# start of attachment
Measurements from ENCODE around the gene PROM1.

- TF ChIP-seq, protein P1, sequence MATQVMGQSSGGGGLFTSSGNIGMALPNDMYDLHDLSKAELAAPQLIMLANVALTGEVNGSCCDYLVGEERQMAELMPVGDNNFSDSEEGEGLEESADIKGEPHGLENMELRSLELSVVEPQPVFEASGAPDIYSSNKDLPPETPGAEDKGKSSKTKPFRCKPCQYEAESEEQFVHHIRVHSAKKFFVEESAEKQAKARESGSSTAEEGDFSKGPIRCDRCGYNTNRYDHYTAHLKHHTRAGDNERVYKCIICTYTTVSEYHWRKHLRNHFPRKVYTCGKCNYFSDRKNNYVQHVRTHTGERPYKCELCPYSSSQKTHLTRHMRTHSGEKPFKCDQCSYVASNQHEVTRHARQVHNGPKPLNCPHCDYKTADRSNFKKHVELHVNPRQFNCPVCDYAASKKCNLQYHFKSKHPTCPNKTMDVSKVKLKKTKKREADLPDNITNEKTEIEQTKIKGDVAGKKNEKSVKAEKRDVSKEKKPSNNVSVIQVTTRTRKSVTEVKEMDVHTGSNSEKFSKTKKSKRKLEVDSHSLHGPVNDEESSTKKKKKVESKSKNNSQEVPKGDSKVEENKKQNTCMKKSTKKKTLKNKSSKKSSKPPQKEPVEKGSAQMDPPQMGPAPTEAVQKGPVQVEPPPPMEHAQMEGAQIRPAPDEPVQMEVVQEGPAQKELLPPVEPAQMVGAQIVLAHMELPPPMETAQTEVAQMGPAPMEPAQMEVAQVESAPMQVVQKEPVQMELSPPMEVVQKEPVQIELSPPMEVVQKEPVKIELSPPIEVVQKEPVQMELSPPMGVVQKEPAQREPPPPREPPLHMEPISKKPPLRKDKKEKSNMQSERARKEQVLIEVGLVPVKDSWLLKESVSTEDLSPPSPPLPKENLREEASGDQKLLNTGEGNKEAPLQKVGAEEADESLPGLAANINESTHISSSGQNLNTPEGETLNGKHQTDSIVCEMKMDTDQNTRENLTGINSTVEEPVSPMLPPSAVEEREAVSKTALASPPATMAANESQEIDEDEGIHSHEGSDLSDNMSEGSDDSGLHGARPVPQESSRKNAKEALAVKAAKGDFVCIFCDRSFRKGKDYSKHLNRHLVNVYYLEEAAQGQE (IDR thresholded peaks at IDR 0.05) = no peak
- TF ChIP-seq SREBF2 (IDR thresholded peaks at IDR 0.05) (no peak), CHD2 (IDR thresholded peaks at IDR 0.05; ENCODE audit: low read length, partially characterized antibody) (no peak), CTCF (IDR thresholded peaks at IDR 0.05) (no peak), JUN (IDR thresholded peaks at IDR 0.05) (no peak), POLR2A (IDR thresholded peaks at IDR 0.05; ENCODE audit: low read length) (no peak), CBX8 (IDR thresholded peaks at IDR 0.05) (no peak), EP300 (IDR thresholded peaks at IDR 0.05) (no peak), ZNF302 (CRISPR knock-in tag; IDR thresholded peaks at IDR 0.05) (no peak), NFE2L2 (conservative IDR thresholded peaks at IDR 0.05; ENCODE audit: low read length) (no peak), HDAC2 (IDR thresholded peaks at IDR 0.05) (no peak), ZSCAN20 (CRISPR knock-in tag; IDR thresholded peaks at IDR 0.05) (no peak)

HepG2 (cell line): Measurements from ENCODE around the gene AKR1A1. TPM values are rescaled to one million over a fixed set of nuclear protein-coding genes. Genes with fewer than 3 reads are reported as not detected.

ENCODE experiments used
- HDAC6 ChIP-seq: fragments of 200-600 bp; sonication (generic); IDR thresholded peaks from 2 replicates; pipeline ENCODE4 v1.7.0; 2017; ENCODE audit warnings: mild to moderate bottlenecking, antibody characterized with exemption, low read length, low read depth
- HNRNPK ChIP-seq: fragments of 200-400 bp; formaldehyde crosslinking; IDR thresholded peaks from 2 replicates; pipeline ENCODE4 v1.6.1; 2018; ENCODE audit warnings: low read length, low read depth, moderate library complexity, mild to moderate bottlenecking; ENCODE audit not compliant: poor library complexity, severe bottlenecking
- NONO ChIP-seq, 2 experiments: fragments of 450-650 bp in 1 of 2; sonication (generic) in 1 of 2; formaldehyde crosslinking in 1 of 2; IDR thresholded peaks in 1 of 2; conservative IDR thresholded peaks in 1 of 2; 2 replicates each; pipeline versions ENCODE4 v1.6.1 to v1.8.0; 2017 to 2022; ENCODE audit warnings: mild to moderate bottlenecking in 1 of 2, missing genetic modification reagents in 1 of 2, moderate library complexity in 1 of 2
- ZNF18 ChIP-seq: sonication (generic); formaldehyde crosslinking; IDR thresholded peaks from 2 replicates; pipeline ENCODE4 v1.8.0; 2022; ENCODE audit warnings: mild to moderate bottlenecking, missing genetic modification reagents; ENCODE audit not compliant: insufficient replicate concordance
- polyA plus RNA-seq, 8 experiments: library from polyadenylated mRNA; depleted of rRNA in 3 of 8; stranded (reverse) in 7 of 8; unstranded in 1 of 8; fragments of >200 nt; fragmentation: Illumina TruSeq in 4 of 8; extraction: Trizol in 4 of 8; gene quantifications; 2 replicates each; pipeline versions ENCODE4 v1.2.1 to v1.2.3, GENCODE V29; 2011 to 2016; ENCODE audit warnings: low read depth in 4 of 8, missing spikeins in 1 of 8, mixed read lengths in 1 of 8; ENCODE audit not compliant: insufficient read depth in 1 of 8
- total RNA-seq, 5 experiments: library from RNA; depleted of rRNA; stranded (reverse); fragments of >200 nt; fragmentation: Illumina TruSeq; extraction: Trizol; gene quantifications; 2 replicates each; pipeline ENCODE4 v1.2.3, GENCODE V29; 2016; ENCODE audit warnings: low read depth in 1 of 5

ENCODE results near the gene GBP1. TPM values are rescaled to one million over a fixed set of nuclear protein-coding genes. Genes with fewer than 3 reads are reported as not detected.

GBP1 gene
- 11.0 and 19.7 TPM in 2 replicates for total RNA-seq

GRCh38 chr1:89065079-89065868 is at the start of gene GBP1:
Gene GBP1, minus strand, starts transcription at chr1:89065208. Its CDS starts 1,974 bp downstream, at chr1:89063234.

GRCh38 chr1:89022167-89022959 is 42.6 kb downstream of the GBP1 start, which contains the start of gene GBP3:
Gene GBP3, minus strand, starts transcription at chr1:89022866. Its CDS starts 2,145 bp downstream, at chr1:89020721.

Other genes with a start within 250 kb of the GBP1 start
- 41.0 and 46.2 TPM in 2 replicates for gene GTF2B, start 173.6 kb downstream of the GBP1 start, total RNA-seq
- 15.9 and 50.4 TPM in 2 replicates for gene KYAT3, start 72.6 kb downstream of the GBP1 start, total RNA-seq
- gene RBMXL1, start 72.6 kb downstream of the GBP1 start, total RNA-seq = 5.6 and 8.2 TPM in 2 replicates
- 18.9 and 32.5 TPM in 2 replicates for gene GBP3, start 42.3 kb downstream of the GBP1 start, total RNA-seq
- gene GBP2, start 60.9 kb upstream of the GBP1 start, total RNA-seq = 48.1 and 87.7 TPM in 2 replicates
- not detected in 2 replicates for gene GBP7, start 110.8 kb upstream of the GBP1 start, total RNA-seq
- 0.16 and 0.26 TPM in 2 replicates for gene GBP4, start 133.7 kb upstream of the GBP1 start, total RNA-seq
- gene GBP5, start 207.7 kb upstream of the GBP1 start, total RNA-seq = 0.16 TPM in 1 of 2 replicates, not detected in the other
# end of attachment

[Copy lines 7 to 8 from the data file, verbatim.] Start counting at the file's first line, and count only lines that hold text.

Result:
- HNRNPK ChIP-seq: fragments of 200-400 bp; formaldehyde crosslinking; IDR thresholded peaks from 2 replicates; pipeline ENCODE4 v1.6.1; 2018; ENCODE audit warnings: low read length, low read depth, moderate library complexity, mild to moderate bottlenecking; ENCODE audit not compliant: poor library complexity, severe bottlenecking
- NONO ChIP-seq, 2 experiments: fragments of 450-650 bp in 1 of 2; sonication (generic) in 1 of 2; formaldehyde crosslinking in 1 of 2; IDR thresholded peaks in 1 of 2; conservative IDR thresholded peaks in 1 of 2; 2 replicates each; pipeline versions ENCODE4 v1.6.1 to v1.8.0; 2017 to 2022; ENCODE audit warnings: mild to moderate bottlenecking in 1 of 2, missing genetic modification reagents in 1 of 2, moderate library complexity in 1 of 2